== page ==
Main Line computer Users Group - Dec 1999 Issue 211

**** DECEMBER 1999 ******************************** ISSUE #211 ****


MEETING STARTS - 09:30 - DEC 11 th


MAIN LINE PC/128/64 USERS - Room 110

At the last meeting of the year, there will be just 20 DAYS before THE DAY! This is a month of special features - see item below also. During the first hour, we'll have announcements and some Q & A - including any final cracks at the Y2K situation. Starting at 10:30 and continuing each half hour thru 11:30, we'll have a raffle drawing (for 8-bit, PC or Amiga users), tickets will be $1 each, 6 for $5 (to help with building up our rainy day fund)!

Around 11:00, we'll break out the deli tray and everyone can enjoy some treats. Thru all this, we hope folks will have a chance to chat and enjoy the main feature!!! NOTE: December meeting attendees will get a token of thanks!



Merry Christmas and, hopefully, a Happy New Year as we get closer to Y2K!

Our wishes go out to Ted Dean who could not attend last month's meeting due to his recent back surgery. We hope he mends quickly and fully.

Our small group covered a wide number of topics at our November meeting. Some of the more technical subjects are covered below.

For December, come to the meeting prepared to pay your club dues if you have not already done so. Our December meeting is typically more people and celebration oriented than technically oriented. We're sure to have some



Do you have an interest in "photo quality" printing? Some of the best such use dye sub technology and we'll have two on view. Charlie Curran will have his Sony digital camera with its companion Mavica dye sub printer, to snap and immediately print photos. Layton Fireng will have his ALPS dye sub printer to show us more of what it can do...

Getting Started with Linux - II

6/2 Basic System Tasks

Remember when everyone upgraded from Win 3.1 to Win 95? For a while, people scrambled to figure out how to do the same things under 95 that they had done for a years under 3.x. It's no different here. If you have experience with other operating systems, but not with Linux, you'll need to adjust to different ways of doing things. Some tasks may be similar, some entirely different, and some may have no equivalent to anything you've ever done before.

6.2.1 Booting Your Lioux System

The process required to get your computer running Linux may vary a bit from what you're used to. If you have no other operating system installed on your computer, just apply power, and wait. You'll see the computer pause for a moment while it says something about "LILO", but it should continue, displaying all sorts of strange messages.

However, if you are sharing your computer between Linux and another operating system, you may have one of the following tasks to perform:

*!Selecting Linux at the LILO prompt -- If you elected to install LILO, and you entered boot labels for other partitions containing other operating systems, your computer will be configured to dual boot. This means that you can enter the name of the operating system you want to boot at the LILO Boot: prompt. If you press the [Tab] key at the LILO prompt, you'll see a list of the operating systems LILO can boot for you. Select the entry for your Linux installation, and you're off and running!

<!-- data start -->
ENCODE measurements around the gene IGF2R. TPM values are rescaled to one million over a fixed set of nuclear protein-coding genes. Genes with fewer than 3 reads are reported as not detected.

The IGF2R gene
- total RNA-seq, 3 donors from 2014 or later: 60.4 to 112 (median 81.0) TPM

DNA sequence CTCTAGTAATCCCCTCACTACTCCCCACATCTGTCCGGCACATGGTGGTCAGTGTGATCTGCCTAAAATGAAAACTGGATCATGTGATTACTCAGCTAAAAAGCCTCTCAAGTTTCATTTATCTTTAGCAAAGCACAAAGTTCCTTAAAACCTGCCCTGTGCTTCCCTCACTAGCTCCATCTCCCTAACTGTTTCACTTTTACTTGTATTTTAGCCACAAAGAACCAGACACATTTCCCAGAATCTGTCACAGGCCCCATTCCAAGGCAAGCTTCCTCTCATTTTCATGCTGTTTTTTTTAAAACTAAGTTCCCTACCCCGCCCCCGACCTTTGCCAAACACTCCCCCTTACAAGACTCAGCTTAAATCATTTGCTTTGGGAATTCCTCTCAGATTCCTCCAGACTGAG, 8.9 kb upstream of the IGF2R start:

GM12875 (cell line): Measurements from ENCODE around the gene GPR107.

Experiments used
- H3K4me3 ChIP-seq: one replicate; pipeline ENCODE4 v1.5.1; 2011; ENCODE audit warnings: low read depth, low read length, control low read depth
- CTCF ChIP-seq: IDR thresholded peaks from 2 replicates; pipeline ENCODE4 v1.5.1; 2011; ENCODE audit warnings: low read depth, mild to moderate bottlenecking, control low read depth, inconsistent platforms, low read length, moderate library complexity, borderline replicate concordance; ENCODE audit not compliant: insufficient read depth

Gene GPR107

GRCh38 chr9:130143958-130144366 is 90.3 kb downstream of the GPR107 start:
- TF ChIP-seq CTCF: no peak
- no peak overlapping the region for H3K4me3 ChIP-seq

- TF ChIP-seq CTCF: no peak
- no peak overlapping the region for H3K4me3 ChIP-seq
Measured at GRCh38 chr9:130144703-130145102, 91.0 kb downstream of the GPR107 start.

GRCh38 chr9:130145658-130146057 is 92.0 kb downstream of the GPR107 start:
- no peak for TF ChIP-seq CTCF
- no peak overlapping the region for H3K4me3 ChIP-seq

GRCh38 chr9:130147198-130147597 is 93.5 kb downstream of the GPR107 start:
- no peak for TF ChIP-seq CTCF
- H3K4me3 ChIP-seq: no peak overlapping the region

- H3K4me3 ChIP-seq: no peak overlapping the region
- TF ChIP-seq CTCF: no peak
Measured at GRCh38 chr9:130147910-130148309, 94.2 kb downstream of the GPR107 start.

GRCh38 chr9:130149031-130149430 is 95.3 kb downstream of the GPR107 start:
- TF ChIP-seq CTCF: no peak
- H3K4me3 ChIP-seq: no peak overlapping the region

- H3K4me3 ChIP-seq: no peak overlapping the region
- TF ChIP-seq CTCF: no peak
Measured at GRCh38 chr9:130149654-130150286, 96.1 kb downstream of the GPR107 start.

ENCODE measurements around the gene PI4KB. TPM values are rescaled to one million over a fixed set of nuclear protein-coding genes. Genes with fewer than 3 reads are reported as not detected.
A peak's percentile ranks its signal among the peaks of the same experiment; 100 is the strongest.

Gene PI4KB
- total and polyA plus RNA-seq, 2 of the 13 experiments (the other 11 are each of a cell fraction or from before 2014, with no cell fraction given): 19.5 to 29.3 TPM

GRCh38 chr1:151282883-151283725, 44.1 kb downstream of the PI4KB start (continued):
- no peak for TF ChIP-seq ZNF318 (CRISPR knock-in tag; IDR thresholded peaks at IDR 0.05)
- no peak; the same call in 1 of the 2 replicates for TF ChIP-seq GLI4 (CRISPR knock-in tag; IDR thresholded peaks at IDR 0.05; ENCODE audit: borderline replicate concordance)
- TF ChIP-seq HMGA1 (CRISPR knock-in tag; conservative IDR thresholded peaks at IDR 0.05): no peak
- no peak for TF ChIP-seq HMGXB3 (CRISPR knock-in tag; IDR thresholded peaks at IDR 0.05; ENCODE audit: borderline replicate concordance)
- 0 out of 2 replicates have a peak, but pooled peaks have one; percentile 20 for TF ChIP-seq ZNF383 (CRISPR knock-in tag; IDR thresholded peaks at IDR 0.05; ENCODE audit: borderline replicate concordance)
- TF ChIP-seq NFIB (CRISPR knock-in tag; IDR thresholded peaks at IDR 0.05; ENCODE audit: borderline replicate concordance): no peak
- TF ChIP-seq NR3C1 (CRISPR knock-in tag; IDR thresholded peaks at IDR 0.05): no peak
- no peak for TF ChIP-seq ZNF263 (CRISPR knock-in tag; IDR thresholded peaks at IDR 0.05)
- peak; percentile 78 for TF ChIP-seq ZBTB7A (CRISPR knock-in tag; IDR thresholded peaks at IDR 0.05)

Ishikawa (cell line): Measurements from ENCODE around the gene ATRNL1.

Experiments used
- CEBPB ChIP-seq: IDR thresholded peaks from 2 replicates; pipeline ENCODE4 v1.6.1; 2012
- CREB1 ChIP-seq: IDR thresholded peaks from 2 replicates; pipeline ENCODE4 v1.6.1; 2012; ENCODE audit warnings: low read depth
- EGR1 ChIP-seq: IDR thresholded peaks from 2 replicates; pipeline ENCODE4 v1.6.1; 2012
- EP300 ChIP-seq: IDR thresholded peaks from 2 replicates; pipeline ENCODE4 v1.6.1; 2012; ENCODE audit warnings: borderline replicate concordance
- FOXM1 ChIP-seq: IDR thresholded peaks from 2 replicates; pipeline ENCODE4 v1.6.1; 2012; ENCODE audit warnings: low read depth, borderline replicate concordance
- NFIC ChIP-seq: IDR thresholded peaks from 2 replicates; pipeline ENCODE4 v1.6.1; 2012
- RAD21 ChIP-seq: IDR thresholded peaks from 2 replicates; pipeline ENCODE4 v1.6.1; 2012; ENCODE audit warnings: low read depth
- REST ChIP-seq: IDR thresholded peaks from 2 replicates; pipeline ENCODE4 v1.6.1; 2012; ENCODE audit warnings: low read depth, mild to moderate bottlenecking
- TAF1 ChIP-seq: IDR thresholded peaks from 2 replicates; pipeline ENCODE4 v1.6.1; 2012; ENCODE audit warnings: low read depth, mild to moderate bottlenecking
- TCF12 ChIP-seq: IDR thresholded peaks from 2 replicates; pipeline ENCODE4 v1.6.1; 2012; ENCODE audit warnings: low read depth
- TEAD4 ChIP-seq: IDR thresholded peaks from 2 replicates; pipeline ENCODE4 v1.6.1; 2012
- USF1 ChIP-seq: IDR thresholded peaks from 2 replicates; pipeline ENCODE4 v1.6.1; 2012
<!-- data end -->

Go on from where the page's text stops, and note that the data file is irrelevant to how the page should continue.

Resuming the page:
* Booting from a diskette -- If you created a boot diskette when you installed Linux, you can boot from that to get Linux running. Make sure the diskette is inserted in your computer's first diskette drive, and start the boot sequence by applying power, pressing the reset button, or typing the [Ctrl], [Alt], and [Del] keys simultaneously.

Logging In, Logging Out

After Linux boots, you'll see something similar to this on your screen:

Linux release 5.1 (Manhattan) Kernel 2.0.34 on an i586 login:

Logging In

The first time you log into your Linux system, you'll have to log in as 'root'. This is the name of the user account that has full access to everything on the system. Normally, the root account is only used when performing system administration tasks, such as creating new user accounts, shutting down the system, etc. That's because root's unrestricted access can wreak havoc, if you enter the wrong command. So be careful when logged in as root, and use the root account only when needed!

To log in, enter root at the login: prompt. Press the [Enter] (or [Return]) key. A Password: prompt should appear. Type the same password you entered back in Section 5.7, pressing [Enter] when done. You should then see something like this:

[root@mlcug /root]#

Logging Out

When you're finished, you should log out. Although many shells have a logout command, most people simply type [Ctrl]-[D]. You'll be at the login prompt you saw when you booted!your system.

[Part 3 - next month]


NEW MEMBER!!! - yes, we picked up a second new member, thru Marty Caulfield's good offices. He's Patrick Sebastian from King of Prussia PA. One more step to achieving the core of new/renewals for a successful year 2000! Welcome, Pat - we hope you'll get much out of the club. We hope to see you at the next meeting - as I'm sure that you'll have some experiences of value to provide to us.

RENEWAL TIME! - thru the end of November, our Headcount 2000 has got to 19 new/renewed members. This is large enough to insure that we can continue thru next year. But, it means that more than half of our current members have elected to NOT renew. So, let's hope we continue to get renewals - and even more new members.

With our dues held at the $15 level, the club continues to offer, we feel, a good investment for a wide variety of computer users - of all skill levels. We hope all our as-yet unrenewed members will agree and continue into 2000.